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Archive for January, 2017

One night when I was 14, I was doing my homework at the desk in the downstairs basement of my parents’ house. My transistor radio was playing, but I wasn’t paying close attention. The radio station was playing far too much Chicago and Elton John, for my liking, and not nearly enough Eric Clapton or Bob Dylan.

Suddenly, guitars kicked in, and a woman started singing, her voice mildly eerie and like no vocal performance I had ever heard, “True Thomas sat on Huntleigh bank / When he espied a lady may.” I strained for the words for a few stanzas, and then a rock beat struck up in utter contrast, “Harp and carp, come along with me, Thomas the Rhymer…”

At the time, I had never heard of Thomas of Ercildoune, aka Thomas the Rhymer, the Scottish prophet who met the Queen of Elfland and was carried off to her realm for seven years. I hadn’t even heard of Steeleye Span. But the arrangement and the words haunted me, and eventually – this being pre-Internet – I realized what I was hearing was a modern version of a seven hundred year old song.

This continuity of culture fascinated me. Folk purists claimed to be outraged by Steeleye Span’s efforts in this direction, but as am adolescent raised on stories of King Arthur and Robin Hood who was trying to reconcile these interests with modern politics, I was entranced. I became a lifelong fan of Steeleye Span, and to this day, songs that modernize old songs are among my favorites.

I remember, for example, just before twilight at the Vancouver Folk Festival hearing Oysterband doing a rocked up version of “Hal-an-tow,” the centuries old Morris dance. I played it for Paul Zimmer, one of the SCA founders, a few weeks later, and I remember him doubling over, his laughter ringing out like a cannon shot when he heard the refrain, “Summer is a-coming in / And winter’s gone away.” A harpist from Denver condemned it as sacrilege and an affront to her ears, which only made Paul and I laugh harder.

Years later, Oysterband, in its “Ragged Kingdom” collaboration with June Tabor, would do much the same with “The Bonny Bunch of Roses,” converting the conversation between Napoleon’s son and widow about the dangers of England from a slow harp arrangementd into a magic altogether quicker and more electrified. Again it was condemned by the purists, and overwhelmed the open-minded.

Over the years, there have been other updated songs that have enticed me, among them: Pete Morton’s acapella, punk-tinged version of “Tam Lin,” Tom Lewis’s setting of Rudyard Kipling poems to music, and Loreena McKennitt’s similar treatments of “The Lady of Shallot,” “The Stolen Child” and “The Highwayman.” There was even the Corries’ tongue-in-cheek explanation of how they were restoring “Ghost Riders in the Sky” to its original Scottish form – which was really the story of a modern bar fight described as a Western brawl.

What all these songs have in common is the idea that the past is still alive, and still worth knowing. I am very far from a conservative, but in our era of throwaway culture, something pleases me about this assumption.

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Several weeks ago, I bought myself the Christmas present of a Fiio X7 portable stereo. Since then, I have raved about the quality of the sound to the point that old friends are surely contemplating crouching behind hedges and trees when they see me coming.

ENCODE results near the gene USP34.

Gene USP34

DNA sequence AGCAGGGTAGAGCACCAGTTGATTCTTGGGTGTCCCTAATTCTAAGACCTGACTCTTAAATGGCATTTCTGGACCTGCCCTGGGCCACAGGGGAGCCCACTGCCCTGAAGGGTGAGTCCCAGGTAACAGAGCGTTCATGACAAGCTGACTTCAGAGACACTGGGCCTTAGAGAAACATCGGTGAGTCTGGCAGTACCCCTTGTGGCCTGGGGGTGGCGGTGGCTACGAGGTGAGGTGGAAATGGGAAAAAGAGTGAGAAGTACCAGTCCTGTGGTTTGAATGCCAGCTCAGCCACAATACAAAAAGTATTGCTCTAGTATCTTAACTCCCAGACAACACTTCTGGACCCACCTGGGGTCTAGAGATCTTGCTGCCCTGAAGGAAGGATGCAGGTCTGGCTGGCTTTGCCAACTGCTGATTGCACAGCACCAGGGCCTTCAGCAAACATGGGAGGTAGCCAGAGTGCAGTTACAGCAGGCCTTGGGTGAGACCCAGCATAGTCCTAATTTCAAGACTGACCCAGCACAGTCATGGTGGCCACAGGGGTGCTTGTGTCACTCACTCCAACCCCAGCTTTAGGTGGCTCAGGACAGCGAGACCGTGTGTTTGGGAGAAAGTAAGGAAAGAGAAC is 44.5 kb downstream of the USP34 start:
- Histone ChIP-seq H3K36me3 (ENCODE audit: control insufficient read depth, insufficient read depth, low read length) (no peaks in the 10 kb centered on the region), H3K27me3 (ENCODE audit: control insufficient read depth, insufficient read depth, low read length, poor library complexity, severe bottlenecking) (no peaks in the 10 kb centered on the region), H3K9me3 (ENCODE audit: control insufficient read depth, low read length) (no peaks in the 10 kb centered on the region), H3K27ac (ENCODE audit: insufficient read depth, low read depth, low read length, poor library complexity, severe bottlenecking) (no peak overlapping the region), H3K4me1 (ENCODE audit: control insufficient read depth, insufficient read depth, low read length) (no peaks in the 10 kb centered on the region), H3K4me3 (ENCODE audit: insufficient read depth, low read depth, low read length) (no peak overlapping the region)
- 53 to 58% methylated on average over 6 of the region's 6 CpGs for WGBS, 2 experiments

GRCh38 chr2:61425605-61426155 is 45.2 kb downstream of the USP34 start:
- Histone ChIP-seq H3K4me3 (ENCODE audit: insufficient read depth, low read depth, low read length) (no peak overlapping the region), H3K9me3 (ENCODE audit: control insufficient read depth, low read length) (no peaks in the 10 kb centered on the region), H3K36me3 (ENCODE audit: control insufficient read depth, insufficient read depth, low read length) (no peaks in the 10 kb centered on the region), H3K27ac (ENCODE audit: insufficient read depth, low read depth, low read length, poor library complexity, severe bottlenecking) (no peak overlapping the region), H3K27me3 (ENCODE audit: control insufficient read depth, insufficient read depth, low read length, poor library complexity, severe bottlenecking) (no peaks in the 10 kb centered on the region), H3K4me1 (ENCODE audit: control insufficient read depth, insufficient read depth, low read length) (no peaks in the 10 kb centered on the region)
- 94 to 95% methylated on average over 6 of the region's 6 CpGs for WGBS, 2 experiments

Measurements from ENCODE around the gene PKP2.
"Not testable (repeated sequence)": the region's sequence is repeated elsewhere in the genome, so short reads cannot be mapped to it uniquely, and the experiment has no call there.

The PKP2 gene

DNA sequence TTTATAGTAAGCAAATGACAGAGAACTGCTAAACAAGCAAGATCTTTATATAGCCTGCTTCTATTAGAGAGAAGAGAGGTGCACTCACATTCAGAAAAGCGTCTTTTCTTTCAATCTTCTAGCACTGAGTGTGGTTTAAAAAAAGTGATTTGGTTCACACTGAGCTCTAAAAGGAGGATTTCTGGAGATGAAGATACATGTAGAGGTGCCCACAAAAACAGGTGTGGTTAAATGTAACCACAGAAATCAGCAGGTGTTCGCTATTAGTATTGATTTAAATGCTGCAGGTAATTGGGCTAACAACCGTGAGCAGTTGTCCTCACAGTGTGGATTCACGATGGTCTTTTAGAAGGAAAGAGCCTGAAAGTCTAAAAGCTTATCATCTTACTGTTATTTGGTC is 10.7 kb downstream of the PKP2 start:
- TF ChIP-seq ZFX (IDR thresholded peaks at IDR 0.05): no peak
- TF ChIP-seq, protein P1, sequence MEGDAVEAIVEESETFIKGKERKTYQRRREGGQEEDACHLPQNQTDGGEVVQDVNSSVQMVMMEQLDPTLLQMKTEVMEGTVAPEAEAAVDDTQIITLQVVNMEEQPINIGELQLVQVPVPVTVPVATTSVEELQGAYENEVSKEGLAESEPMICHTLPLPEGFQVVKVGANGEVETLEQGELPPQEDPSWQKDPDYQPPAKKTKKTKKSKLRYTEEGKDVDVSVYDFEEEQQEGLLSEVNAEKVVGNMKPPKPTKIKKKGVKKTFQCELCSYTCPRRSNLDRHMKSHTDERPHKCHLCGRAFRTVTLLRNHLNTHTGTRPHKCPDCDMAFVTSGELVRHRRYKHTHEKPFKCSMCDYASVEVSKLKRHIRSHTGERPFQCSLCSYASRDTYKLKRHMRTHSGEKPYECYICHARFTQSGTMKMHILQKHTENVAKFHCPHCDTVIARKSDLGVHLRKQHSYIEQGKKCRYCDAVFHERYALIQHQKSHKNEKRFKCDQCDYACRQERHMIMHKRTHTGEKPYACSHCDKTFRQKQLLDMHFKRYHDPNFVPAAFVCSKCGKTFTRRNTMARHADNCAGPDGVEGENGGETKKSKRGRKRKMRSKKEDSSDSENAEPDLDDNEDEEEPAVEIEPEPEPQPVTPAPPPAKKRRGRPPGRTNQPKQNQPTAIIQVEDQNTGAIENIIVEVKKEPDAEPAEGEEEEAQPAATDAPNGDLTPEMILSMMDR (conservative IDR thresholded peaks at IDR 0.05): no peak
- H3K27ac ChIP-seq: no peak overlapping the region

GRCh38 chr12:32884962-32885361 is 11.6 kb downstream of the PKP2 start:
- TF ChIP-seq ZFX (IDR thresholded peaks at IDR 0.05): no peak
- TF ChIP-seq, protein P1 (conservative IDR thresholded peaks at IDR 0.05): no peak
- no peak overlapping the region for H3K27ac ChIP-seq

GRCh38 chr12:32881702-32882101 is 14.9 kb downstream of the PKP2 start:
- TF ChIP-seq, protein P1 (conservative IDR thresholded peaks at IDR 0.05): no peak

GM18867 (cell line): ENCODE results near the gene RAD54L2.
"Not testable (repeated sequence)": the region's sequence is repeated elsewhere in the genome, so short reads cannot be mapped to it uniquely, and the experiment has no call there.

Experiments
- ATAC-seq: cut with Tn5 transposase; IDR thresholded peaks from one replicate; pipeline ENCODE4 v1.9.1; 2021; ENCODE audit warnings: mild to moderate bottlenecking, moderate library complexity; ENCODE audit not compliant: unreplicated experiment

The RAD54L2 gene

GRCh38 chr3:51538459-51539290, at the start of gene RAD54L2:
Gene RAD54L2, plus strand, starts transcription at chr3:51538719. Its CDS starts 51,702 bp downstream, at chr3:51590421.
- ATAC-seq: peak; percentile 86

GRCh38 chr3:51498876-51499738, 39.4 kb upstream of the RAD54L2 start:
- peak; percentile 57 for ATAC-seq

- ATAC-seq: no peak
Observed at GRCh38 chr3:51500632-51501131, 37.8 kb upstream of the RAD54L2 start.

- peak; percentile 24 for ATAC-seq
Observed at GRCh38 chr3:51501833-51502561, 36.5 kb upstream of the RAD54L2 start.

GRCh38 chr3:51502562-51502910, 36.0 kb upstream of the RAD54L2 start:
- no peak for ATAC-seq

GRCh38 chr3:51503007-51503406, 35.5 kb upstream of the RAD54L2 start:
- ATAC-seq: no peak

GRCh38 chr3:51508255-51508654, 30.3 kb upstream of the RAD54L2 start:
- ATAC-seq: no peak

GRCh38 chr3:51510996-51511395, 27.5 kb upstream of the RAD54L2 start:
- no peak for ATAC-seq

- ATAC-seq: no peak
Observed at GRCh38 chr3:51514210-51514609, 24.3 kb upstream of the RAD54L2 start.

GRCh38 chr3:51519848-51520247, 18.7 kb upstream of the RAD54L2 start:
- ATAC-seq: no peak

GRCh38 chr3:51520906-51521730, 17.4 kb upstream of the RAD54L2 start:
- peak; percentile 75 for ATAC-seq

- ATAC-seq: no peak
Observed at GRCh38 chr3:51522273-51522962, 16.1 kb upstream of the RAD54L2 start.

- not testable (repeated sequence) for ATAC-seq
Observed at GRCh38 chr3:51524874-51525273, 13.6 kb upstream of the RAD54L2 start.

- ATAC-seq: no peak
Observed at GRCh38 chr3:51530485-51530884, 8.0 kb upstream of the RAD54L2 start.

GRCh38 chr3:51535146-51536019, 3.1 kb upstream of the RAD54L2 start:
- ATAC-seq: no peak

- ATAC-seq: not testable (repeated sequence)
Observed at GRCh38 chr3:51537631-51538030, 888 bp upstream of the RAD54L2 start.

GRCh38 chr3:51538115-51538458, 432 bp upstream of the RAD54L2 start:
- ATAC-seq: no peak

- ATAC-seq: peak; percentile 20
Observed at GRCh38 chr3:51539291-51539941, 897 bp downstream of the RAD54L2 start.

My one complaint is how the screen gathers finger print smears. The X7 is packaged with a protective film, but I have yet to apply one of those films without air bubbles I cannot remove. I much prefer a glass screen protector, which are sold separately. I have one for the music player I carry on the bus and Skytrain, and it is far preferable than a protective film.

On Amazon.com, the American site, a glass protector for the X7 screen costs $11. Allowing for exchange on the Canadian dollar and extra postage, I would be willing to pay about $20 for it. However, on Amazon.ca, the Canadian site, the same glass protector sells for $69, plus $17 shipping – about four times a reasonable price. Apparently, the glass protector is being sold by a third party that is using its monopoly to set outrageous price.

After paying for the X7 and Bluetooth speakers, I suppose I shouldn’t complain about aother $87. But I dislike being taken advantage of, and I determined to see if I could do better.

My first thought was to buy from the American Amazon site. But the postage to Canada was unacceptably high. Somehow I balked at paying more for shipping than for the glass protector itself.

Feeling stubborn, I contacted DISAGU, the company that had made the glass protector for my about-town music player. It didn’t make one for the X7, but its representative said that, if I send the dimensions, they would start to. Moreover, they would send me a free one.

At the same time, I contacted Fiio, the manufacturer of the X7. I explained the price difference on the two Amazon sites, and asked if the Canadian price was a mistake. The Fiio representative replied that her company could do nothing, since the price was set by a reseller. However, she also gave me the address of Aliexpress, a Chinese site that sold the glass cover for $10US and shipped free world wide.

Suddenly, I had two solutions. Naturally, I was pleased to save money, but what pleased me more was that I had stood up to consumer exploitation. I’m going to remember this small incident and the lesson that I can never know what might happen if I stand up for myself, and complain to the right people.

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